Military Research Speeds up Threat Detection, Prevention for Army Missions
ADELPHI, Md., May 5, 2020 — Threat detection and prevention are essential to ensuring the safety and security of warfighters. Researchers have developed a way to speed up the processing of extremely large graphs and data, making the most efficient use of modern Army computational resources before and during Soldier deployment.
Graphs have become a preferred choice of data representation for modeling many real-world systems containing entities and relationships. Such systems and graphs are widely used in several public as well as military domains such as Facebook with millions of users connected via friendship relations, the World Wide Web, bioinformatics and even DOD security applications. The DOD uses graph analytics that include terrorist-tracking and threat-detection.
In today’s data-intensive environment, these graphs grow ever larger in size, and even high-powered, high-performance computing systems, such as those possessed by the Army, cannot process them efficiently, researchers say.
There is a need to develop efficient parallel and distributed systems that can scale modern computer hardware to process such graphs, said Rajgopal Kannan, a researcher for the U.S. Army Combat Capabilities Development Command’s Army Research Laboratory’s Context Aware Processing Branch working at CCDC ARL-West in Playa Vista, California.
“The Army’s vast computational resources must be utilized efficiently at scale to resolve the huge demand for fast computing solutions to mission critical problems,” Kannan said.
Kannan collaborated on this project with researchers from the University of Southern California. The team has been focused on developing high-speed and portable graph analytics, which is essential for DOD security analysis such as discovering terrorist communication networks, analyzing biological networks and recommending anti-terrorist actions.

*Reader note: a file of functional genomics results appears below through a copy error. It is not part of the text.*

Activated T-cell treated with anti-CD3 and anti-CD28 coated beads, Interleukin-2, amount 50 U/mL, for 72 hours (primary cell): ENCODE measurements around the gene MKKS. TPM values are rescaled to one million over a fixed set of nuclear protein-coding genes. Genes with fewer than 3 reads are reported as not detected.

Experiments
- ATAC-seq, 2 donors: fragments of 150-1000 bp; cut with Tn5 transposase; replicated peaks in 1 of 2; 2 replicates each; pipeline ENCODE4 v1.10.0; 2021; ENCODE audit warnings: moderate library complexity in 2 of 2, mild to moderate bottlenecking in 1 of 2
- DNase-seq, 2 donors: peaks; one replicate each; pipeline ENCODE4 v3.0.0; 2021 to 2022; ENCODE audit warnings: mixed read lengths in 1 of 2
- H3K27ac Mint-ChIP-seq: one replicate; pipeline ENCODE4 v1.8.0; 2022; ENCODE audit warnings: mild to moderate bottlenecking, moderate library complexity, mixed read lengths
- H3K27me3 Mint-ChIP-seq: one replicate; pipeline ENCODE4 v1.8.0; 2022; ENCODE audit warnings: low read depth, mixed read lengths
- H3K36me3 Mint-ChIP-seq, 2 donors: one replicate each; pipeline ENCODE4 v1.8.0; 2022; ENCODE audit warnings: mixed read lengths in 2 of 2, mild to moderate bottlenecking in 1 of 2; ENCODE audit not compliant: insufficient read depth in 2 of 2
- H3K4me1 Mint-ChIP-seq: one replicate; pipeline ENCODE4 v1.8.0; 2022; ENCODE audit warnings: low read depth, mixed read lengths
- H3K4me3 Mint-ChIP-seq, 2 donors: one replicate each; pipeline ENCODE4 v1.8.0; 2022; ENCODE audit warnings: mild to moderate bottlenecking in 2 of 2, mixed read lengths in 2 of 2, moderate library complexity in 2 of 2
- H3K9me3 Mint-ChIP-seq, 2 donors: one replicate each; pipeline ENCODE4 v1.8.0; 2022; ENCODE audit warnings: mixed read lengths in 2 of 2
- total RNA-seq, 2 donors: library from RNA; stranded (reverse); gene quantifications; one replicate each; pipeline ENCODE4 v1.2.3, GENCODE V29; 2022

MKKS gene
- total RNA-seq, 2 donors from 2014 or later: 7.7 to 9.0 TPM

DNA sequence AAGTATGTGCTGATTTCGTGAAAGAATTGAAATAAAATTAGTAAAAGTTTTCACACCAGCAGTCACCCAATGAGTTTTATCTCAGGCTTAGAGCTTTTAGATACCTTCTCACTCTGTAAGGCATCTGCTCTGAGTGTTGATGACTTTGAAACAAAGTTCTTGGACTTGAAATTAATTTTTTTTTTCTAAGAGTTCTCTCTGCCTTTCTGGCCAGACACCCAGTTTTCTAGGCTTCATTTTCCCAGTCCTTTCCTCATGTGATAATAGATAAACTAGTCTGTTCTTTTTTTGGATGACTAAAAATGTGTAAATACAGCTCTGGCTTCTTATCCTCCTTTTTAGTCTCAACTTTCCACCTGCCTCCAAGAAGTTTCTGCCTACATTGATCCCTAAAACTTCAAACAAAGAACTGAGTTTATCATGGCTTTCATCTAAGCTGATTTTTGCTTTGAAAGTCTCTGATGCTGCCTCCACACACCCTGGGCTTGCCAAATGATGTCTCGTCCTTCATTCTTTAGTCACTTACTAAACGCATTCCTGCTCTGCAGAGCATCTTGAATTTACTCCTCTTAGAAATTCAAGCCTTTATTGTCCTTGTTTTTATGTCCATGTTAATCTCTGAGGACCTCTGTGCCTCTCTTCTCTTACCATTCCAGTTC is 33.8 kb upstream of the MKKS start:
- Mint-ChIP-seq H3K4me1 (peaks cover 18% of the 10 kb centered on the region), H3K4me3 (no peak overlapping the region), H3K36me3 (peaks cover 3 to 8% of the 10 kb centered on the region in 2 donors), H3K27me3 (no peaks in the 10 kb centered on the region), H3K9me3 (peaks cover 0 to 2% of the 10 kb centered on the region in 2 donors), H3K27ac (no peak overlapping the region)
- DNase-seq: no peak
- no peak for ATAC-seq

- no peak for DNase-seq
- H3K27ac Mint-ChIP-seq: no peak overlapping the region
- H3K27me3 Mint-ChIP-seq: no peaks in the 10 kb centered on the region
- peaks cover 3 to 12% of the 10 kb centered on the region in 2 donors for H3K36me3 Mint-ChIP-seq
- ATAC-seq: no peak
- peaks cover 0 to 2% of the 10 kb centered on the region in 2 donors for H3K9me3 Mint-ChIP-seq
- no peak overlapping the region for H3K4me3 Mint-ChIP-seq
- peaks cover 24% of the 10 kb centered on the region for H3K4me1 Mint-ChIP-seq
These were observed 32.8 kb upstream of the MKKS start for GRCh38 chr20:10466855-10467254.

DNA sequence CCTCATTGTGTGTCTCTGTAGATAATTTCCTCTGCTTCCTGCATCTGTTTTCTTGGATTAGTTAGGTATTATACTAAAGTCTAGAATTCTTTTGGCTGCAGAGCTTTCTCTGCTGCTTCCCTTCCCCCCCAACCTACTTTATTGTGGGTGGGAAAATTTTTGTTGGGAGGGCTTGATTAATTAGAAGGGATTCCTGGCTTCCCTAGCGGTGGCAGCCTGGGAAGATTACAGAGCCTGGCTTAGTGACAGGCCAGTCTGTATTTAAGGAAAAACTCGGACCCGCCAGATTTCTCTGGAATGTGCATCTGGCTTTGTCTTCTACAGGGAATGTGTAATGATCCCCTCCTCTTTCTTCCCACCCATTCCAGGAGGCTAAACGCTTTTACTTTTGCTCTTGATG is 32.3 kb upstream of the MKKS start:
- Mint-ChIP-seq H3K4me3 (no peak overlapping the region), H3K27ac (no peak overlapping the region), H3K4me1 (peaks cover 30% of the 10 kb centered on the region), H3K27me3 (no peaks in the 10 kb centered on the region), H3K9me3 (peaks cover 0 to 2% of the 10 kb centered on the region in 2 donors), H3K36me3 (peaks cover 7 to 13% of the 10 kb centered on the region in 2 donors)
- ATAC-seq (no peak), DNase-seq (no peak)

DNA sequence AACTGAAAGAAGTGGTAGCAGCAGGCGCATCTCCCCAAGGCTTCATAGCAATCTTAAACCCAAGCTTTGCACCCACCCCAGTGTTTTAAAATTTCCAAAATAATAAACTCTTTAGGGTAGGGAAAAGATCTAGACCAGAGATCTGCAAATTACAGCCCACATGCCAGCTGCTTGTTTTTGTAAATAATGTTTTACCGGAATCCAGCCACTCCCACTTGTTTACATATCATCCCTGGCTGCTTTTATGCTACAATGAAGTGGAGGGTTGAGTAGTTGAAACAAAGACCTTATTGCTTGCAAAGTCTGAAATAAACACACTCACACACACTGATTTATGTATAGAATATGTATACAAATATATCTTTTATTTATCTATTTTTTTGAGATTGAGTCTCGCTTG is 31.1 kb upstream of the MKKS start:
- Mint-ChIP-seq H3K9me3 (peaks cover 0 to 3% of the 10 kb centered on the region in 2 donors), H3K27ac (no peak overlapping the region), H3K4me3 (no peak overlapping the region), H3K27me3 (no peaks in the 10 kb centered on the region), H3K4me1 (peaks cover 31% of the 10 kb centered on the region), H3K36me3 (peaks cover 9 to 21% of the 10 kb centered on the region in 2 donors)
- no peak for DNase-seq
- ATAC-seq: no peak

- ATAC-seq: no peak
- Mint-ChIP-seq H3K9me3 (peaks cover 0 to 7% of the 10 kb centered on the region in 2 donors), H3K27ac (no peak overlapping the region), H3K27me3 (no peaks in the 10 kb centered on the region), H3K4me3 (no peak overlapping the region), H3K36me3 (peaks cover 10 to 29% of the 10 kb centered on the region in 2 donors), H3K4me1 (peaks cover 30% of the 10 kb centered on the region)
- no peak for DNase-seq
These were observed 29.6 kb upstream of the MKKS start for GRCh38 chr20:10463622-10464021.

Current approaches do not scale well to large graphs and/or do not have easy-to-use programming interfaces that make the job of developing new graph analytics applications easy, he said. The onus is on programmers to exploit hardware and operating system primitives, which is time consuming, limits program portability and requires code to be rewritten for new architectures and accelerators.
“Our novel parallel computing framework, called Graph Processing Over Partitions, or GPOP, is user-friendly and makes optimized programming easy,” Kannan said. “Programmers can focus on developing new high-speed applications and are protected from navigating the complexities of the underlying hardware. The framework is also hardware agnostic, with the code being portable to multiple architectures.”
It can be a significant component of custom graph processing systems for the DOD, such as those being developed under the Defense Advanced Research Projects Agency’s Hierarchical Identify Verify Exploit, or HIVE, program, Kannan said.
ACM’s Transactions on Parallel Computing Special Issue featured a paper on this research, Parallel Computing Framework for Scalable Graph Analytics, on Innovations in Systems for Irregular Applications.
“Propagation of information between interconnected entities is a very fundamental operation,” Kannan said. “Consider for example the famous PageRank algorithm used for webpage ranking in search engines. It starts by assigning an initial importance/weight to the webpages and then emulates the propagation of this importance/weight along the hyperlinks that create connections in web graphs.”
Emulating such propagation for very large graphs puts a lot of stress on the memory system of current computers, Kannan said.
For this purpose, the researchers designed new models of computation that can maximally utilize the power of random access memory and caches available on off-the-shelf servers. Their models are encapsulated in a framework that hides all the gory details and provides a simple interface to make the life of programmers easy.